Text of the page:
Steel, I think you're missing the point. It's not about how likely the Reds were to make the playoffs. It was about perception -- of announcers and of fans. And while we all know that the 2006 Reds weren't a great team, they WERE in the playoff race. The concept of being in the race is about where things stand as of a given moment, not how things are likely to play out. And further, it was that Dunn's poor September was the cause of the Reds missing the playoffs. Rather it is that his slump, in the situation, changed the perception of less sophisticated observers.

This entire conversation was borne of the idea that if Dunn were to slump this September and if the Diamondbacks slump with him, it's not likely the announcers would continue to talk about him in such glowing terms. No need to make this a conversation about run differential and likely outcomes.

I was getting ready to respond to Steel but after reading your post I have little to add. I guess what's amazing to me is that he'd deny what is marked in blue above by stating run differential stats. Whether you win a pennant race or not is based on only one stat: wins. What your run differential is has zilch to do with it. I'm tempted to comment on how this reflects on folks who get hung up on stats and lose the forest from the trees but I'll abstain.

Ltlabner
09-03-2008, 09:41 PM
And while we all know that the 2006 Reds weren't a great team, they WERE in the playoff race.

To me playoff race implies something different than "if the other team implodes" combined with "if we can eek out some lucky wins".

Playoff race implies your team is battling hard down to the wire to win what they can rather than relying on the other team to fall apart.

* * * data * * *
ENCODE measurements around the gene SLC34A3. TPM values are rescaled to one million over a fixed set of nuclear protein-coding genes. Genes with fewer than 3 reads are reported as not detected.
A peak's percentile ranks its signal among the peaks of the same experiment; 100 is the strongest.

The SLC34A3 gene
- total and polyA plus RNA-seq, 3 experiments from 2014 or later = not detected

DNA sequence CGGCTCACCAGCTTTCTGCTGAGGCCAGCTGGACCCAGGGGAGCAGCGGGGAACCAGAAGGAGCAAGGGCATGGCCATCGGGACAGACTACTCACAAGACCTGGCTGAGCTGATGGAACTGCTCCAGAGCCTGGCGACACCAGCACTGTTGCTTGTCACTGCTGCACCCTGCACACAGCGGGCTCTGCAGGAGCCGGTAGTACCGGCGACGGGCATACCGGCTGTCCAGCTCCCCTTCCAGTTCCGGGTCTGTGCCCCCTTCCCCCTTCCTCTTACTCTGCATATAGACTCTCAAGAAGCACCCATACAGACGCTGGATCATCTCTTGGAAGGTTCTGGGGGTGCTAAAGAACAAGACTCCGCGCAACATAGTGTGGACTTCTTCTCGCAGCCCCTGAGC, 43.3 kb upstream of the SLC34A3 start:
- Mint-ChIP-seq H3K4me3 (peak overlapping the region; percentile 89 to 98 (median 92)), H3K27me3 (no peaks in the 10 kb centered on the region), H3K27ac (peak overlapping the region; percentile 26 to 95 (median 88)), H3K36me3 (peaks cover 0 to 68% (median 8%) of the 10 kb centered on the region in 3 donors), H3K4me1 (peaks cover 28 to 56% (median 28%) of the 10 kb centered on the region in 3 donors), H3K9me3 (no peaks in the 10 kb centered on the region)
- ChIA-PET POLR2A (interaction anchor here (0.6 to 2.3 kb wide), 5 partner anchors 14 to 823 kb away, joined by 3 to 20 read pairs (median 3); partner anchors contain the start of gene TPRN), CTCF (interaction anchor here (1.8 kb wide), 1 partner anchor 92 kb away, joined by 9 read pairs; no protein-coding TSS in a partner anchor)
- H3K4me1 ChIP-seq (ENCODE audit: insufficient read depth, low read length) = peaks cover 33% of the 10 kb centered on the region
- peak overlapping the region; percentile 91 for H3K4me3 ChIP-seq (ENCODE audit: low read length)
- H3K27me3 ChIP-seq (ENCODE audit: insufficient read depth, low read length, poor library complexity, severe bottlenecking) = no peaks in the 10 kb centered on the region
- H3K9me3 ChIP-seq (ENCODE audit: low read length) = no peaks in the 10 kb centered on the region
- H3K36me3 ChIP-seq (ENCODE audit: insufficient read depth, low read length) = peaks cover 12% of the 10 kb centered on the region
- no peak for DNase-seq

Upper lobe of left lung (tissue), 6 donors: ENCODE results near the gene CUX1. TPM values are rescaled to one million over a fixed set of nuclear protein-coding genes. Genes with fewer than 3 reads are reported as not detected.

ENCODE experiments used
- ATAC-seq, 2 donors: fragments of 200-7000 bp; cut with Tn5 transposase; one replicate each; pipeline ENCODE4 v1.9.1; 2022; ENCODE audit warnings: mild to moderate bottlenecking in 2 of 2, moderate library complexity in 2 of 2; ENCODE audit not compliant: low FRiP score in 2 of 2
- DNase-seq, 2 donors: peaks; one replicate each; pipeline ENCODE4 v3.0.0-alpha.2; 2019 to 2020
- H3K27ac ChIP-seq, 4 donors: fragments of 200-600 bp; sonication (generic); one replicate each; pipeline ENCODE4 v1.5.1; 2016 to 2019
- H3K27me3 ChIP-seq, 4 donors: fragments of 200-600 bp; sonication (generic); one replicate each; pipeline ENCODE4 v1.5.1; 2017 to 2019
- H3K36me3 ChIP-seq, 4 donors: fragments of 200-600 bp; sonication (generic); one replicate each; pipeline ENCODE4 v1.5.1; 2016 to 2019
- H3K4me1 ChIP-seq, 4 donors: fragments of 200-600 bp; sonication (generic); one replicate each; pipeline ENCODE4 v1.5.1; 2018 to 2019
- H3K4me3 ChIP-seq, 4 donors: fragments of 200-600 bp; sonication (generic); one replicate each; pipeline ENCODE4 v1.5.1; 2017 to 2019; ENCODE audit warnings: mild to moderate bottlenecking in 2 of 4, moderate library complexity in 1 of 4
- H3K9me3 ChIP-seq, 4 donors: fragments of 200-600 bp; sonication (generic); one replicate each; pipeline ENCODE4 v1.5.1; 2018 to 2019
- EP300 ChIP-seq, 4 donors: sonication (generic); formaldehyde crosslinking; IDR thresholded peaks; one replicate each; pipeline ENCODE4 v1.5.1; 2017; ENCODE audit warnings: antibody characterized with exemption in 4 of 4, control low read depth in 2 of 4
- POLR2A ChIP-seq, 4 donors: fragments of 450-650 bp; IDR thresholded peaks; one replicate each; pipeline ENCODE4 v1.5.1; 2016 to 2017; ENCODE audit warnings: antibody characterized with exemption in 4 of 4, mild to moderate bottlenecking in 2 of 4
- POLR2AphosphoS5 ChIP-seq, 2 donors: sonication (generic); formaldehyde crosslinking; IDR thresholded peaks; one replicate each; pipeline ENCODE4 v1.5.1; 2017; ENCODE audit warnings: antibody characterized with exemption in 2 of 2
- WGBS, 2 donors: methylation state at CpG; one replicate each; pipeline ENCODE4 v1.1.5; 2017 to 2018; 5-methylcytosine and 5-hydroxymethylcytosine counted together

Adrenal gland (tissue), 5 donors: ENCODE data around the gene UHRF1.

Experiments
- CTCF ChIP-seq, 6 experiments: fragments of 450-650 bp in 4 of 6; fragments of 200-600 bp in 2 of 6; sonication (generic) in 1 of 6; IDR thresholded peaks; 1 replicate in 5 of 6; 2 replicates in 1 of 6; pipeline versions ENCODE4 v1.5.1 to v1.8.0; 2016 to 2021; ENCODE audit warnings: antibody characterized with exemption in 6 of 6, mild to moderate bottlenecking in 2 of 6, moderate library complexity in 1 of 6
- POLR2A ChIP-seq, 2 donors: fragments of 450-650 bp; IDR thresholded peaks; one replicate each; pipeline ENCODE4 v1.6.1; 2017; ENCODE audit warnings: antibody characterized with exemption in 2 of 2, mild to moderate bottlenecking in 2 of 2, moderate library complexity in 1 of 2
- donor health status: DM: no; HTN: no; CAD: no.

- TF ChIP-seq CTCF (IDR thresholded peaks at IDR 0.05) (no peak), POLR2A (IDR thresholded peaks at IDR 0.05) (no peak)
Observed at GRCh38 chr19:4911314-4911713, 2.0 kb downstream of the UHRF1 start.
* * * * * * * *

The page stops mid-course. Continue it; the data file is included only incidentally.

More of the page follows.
That the Reds *could* have won if the stars aligned doesn't mean they were "in a race".

But to the main point re: Dunn and slumping. Would the Arizona fans slag him if he takes a September nap? Hard to say. However, all the comentary focusing on how he's getting on base by hook or crook, how he makes the rest of the line up relax, actually valuing those icky walks, etc leads me to believe they wouldn't turn on him as the sole source of the teams woes.

edabbs44
09-03-2008, 09:45 PM
But despite all of that uncertinaty you wish to ascribe the colapse of the 2006 Reds to Dunn not handling the pressure of a "close race" well?

Let me know where that took place. Because I really haven't commented on that at all.

You must have me confused with someone else.

Ltlabner
09-03-2008, 09:46 PM
Whether you win a pennant race or not is based on only one stat: wins. What your run differential is has zilch to do with it.

But the best way to increase your number of win and odds of winning a pennant race is to have a strong run differential. So I wouldn't say that it has "zilch" to do with it. In fact, it has everything to do with it.

You are confusing the system by which success is measured (wins/losses) with the mechanics of how to achive success (RD).


I'm tempted to comment on how this reflects on folks who get hung up on stats and lose the forest from the trees but I'll abstain.

You failed.

dougdirt
09-03-2008, 09:52 PM
The Reds run differential from April 2006 through August 2006 has very little to do with their run differential in September 2006. Adam Dunn and nearly everyone else fell flat on their faces from the top of the Carew Tower that September when they were a strong month away from being in the playoffs.

Highlifeman21
09-03-2008, 10:00 PM
not clutch ... there was no RISP

many people have said it, so I feel the need to echo it once more....

anyone on base is a RISP with Dunn at the dish

heck, when Dunn's at the plate, he's a RISP himself....

Highlifeman21
09-03-2008, 10:02 PM
The Reds run differential from April 2006 through August 2006 has very little to do with their run differential in September 2006. Adam Dunn and nearly everyone else fell flat on their faces from the top of the Carew Tower that September when they were a strong month away from being in the playoffs.